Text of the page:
Who has time to floss their teeth every day? Let alone use their electronic toothbrush for the allotted 2 minutes? And, honestly, who has the luxury of so much time that they actually remember to use sunscreen every day? Choosing to spend all that time with frivolous things?
And is there anyone out there – except maybe the rich and famous Housewives – who sits down to lunch every single day instead of grabbing a bite at their desk?
When it comes to time, I am all about efficiency. I can shower, put on make-up and dress in under thirty minutes. And while I love sitting down to dinner in the evenings and savoring a good meal (and a glass of wine), I am a little more haphazard when it comes to breakfast and lunch.
I’ve been playing with my word “custodian,” and the challenge to be a better custodian to my body has vexed (and irritated) me, because HONESTLY, who has time for all the extra nonsense of primping and such all the time?
This winter has been brutal on my skin, and I was bemoaning the fact (in my head) that it would just take too long to properly slather lotion after EVERY shower. And then, the wisecracking voice in my head said “REALLY? You don’t have time to take care of your skin? Who are you trying to kid, here, Debra?”
So, I marched my butt upstairs, hopped in the shower, and began my regular routine process of getting ready. But after I got out of the shower, I looked at the clock and began doing all of the things I have been telling myself I don’t have time to do each day. I not only brushed my teeth, but I flossed, used the electronic toothbrush for the allotted time, and rinsed with Listerine. Then, I proceeded to actually put lotion all over my body, not just a quick swipe on my arms. And instead of just putting on a little moisturizer, I put on the serum I bought ages ago under my moisturizer.
Then, I looked at the clock and saw that I had “wasted” an entire 8 ½ minutes doing all that “stuff” I didn’t have time to do every day.
And that wisecracking voice in my head began to tease me into the humorous truth. It wasn’t that I didn’t have time for these things, I was choosing to not make time for them.
The truth was, I felt so much better after those 8 ½ minutes – and it wasn’t just my body that felt more tended, but my soul felt heard.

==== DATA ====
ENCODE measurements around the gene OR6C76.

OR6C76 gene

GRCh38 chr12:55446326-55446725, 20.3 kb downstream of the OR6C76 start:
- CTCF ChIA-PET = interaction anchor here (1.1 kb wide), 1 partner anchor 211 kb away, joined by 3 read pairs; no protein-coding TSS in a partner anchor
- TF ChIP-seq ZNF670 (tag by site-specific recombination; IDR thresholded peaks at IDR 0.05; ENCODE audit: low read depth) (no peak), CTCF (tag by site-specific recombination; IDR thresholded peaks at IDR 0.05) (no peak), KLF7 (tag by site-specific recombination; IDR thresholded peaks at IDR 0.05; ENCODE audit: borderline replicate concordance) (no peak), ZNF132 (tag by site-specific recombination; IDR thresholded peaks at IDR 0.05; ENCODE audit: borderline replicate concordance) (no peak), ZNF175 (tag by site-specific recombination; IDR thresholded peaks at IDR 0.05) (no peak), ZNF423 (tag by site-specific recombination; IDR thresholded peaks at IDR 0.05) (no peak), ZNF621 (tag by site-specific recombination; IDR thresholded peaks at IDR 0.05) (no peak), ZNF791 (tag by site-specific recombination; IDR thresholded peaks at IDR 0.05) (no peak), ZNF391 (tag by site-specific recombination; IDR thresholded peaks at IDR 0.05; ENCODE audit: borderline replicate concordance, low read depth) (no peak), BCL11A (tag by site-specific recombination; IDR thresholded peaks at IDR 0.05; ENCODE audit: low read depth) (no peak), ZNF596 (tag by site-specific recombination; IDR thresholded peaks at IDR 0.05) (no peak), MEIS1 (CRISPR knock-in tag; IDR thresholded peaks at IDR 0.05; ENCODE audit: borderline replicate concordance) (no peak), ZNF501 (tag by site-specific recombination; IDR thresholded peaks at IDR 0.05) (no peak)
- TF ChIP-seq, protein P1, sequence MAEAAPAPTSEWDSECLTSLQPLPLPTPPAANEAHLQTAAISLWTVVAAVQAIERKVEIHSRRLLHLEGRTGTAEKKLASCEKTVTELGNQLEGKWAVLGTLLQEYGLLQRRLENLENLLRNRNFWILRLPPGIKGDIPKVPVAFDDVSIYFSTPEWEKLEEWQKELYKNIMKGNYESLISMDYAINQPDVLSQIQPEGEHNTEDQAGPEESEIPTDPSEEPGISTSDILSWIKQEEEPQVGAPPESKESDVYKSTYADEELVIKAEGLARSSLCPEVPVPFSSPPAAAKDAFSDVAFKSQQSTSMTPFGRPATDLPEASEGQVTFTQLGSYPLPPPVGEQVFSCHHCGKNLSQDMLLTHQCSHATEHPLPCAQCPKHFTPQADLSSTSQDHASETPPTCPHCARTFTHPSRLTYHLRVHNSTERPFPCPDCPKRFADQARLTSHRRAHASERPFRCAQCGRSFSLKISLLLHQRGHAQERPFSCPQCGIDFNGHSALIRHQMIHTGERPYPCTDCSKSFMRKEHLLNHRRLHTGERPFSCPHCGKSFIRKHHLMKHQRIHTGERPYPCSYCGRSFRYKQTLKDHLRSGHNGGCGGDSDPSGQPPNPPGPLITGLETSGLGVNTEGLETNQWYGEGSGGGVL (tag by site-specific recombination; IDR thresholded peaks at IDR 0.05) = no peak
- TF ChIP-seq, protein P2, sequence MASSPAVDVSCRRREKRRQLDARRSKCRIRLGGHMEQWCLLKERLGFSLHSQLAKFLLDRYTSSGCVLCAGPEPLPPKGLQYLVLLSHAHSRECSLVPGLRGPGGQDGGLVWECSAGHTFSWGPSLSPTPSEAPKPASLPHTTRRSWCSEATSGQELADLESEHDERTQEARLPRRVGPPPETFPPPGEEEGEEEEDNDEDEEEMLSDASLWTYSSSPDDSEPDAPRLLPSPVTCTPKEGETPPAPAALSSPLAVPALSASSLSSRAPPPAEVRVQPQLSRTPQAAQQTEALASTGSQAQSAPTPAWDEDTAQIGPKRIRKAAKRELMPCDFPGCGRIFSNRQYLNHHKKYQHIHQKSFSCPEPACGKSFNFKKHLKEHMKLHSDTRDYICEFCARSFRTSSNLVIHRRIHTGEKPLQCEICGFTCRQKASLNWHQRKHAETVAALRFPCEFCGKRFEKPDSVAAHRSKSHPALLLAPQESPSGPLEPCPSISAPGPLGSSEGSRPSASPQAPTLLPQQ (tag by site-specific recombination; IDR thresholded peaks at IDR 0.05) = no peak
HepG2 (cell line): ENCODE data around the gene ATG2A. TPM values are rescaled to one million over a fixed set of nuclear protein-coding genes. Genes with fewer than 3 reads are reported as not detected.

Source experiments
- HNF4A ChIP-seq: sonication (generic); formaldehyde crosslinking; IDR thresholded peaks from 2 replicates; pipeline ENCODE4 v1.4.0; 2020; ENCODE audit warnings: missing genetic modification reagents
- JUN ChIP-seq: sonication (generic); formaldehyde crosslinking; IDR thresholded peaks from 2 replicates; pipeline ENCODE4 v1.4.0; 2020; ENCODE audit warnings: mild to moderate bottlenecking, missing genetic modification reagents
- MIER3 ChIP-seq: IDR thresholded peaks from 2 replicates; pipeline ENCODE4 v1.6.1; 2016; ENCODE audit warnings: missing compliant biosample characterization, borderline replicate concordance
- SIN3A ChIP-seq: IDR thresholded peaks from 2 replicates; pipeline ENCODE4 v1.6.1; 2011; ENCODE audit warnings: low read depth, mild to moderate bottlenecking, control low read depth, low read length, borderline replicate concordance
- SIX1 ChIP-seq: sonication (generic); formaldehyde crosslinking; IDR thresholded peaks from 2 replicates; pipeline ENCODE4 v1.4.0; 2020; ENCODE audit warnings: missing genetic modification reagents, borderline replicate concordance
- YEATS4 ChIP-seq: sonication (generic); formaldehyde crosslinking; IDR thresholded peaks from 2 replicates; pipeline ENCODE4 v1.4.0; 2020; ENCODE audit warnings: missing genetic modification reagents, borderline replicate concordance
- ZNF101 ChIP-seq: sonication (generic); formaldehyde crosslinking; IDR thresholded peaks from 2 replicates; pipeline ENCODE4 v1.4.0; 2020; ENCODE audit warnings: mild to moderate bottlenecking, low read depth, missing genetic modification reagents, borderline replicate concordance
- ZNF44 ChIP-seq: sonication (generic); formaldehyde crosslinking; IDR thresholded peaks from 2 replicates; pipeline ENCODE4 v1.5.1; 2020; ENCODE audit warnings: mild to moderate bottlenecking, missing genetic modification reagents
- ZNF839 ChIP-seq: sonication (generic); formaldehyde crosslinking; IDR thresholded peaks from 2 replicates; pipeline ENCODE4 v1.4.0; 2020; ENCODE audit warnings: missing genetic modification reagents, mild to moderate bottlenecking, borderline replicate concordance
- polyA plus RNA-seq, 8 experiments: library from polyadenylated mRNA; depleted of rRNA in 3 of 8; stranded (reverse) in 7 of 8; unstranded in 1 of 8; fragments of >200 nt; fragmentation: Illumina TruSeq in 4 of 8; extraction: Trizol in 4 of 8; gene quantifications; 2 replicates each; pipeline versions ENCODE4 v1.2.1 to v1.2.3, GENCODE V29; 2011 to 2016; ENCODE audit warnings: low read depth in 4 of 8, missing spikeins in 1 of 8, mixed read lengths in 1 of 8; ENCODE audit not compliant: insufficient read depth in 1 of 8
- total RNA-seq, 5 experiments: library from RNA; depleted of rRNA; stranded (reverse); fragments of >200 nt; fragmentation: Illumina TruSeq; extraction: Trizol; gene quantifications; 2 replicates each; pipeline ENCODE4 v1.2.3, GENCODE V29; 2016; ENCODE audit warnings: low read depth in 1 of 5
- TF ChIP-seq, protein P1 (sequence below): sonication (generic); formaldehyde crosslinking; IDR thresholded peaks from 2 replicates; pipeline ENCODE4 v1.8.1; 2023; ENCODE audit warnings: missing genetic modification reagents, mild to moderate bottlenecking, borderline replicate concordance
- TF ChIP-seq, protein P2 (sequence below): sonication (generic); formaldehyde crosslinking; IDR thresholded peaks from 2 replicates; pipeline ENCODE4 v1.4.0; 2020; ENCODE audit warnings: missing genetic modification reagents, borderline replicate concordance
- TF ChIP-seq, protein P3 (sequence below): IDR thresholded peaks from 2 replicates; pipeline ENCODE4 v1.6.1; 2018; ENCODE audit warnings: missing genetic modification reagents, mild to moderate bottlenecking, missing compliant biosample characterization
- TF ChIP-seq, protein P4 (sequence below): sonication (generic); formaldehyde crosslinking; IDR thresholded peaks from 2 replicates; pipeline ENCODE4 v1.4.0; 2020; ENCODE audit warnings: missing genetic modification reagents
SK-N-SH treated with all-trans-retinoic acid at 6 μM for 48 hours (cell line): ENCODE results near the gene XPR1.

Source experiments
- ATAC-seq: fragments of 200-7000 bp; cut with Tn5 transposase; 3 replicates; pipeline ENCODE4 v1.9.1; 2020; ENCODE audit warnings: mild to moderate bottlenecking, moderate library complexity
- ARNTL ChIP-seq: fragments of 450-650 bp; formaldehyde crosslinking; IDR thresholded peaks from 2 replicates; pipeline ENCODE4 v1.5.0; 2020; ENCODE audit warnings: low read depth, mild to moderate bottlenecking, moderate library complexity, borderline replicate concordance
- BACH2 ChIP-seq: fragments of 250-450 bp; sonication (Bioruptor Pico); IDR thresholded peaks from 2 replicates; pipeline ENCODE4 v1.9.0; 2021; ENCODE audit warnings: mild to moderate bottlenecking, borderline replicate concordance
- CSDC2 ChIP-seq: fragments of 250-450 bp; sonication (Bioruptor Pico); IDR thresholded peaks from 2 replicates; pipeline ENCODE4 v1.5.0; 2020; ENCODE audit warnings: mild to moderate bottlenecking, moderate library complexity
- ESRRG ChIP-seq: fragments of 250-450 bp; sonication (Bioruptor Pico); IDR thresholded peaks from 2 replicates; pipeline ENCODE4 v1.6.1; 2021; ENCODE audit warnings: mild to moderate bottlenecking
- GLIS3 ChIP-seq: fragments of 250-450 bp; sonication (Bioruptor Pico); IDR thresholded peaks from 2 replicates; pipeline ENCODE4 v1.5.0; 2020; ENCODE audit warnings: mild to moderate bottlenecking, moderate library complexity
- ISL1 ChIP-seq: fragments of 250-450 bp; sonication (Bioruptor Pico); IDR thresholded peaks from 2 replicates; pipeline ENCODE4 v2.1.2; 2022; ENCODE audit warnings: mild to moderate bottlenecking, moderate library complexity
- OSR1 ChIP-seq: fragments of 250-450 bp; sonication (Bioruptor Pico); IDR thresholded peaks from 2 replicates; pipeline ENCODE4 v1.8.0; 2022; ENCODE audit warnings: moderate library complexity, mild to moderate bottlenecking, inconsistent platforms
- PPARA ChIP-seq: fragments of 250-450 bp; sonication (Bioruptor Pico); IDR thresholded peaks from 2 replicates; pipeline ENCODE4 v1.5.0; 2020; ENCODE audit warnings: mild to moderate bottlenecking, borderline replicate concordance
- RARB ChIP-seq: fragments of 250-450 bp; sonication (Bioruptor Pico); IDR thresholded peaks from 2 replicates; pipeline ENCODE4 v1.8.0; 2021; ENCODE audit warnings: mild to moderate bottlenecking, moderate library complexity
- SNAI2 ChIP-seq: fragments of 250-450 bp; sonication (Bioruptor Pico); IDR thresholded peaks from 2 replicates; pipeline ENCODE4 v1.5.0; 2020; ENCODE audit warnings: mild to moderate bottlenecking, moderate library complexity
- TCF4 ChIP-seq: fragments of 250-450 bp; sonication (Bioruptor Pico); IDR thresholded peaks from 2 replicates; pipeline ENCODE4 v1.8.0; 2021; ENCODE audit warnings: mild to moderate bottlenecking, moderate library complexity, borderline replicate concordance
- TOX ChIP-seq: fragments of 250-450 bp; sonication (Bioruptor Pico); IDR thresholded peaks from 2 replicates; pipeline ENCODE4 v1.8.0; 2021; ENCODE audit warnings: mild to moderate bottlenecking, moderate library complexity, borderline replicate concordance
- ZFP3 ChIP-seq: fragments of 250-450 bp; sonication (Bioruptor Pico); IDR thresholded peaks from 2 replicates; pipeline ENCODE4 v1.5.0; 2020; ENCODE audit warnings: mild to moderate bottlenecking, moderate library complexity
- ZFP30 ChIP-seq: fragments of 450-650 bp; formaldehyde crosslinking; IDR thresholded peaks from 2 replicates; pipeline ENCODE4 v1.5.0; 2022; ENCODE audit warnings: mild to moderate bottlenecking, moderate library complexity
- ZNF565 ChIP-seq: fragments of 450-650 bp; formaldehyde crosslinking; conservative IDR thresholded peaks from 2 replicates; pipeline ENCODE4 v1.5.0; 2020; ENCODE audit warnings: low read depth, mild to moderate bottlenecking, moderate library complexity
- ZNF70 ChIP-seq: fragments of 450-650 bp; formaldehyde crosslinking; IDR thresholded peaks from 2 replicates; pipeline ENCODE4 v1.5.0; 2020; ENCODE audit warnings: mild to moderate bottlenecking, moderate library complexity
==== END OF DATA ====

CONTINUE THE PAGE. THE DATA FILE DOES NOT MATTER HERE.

Ah, there’s the rub of our “busy” society. We tell ourselves we want to achieve a dream, take better care of ourselves, connect more deeply with others, or any myriad of things, but don’t know how to make time to do them. We are so focused on needing to hustle so that we look busy enough to be worthy that we’re ignoring our soul’s cries.
Though I had a good laugh about the 8 ½ minutes with JB when I came back downstairs that day, that period of less than a quarter of an hour caused me to get curious with myself about desire, time, and choice.
I am fast approaching another birthday. One that is much closer to the big FIVE-O than it was a year ago. If I’m to enjoy many birthdays in the years ahead, it’s up to me to care for this body I’ve been carrying my soul around in. And, if I can’t spare a measly 8 ½ minutes a day to properly care for it, then why am I even bothering to do things like gain more wisdom by reading and nurture my soul?
I tell you this story because I know that like me, you are always telling yourself that you don’t have time for pursing your dreams or caring for yourself or getting enough sleep or cooking decent meals. You constantly berate yourself if you are “relaxing” because you should be “busy.”
The idle hands are the devil’s playthings and all that jazz.
It’s time, however, to remind ourselves that in a lot of these instances, it isn’t that we don’t have time, we are choosing to tell ourselves that we don’t have time and we are choosing to not make the time.
Choosing to make time to pursue your desires will mean that you will likely have to let some things go. Maybe it’s stepping down from a committee. Maybe it’s learning that “NO” is a complete sentence. Maybe it’s choosing to not peruse Facebook in the evenings.
And maybe it’s forcing ourselves to make the harder choices. Like disengaging from draining relationships so that we can focus on nourishing ones. Or maybe it’s finally letting go of that story we’ve been fondling for years about how poorly we’ve been treated. It’s choosing to let go of worrying about what your Mom thinks and what your competition is doing.
All so that you can make space – and choose to make the time – for the things that matter.
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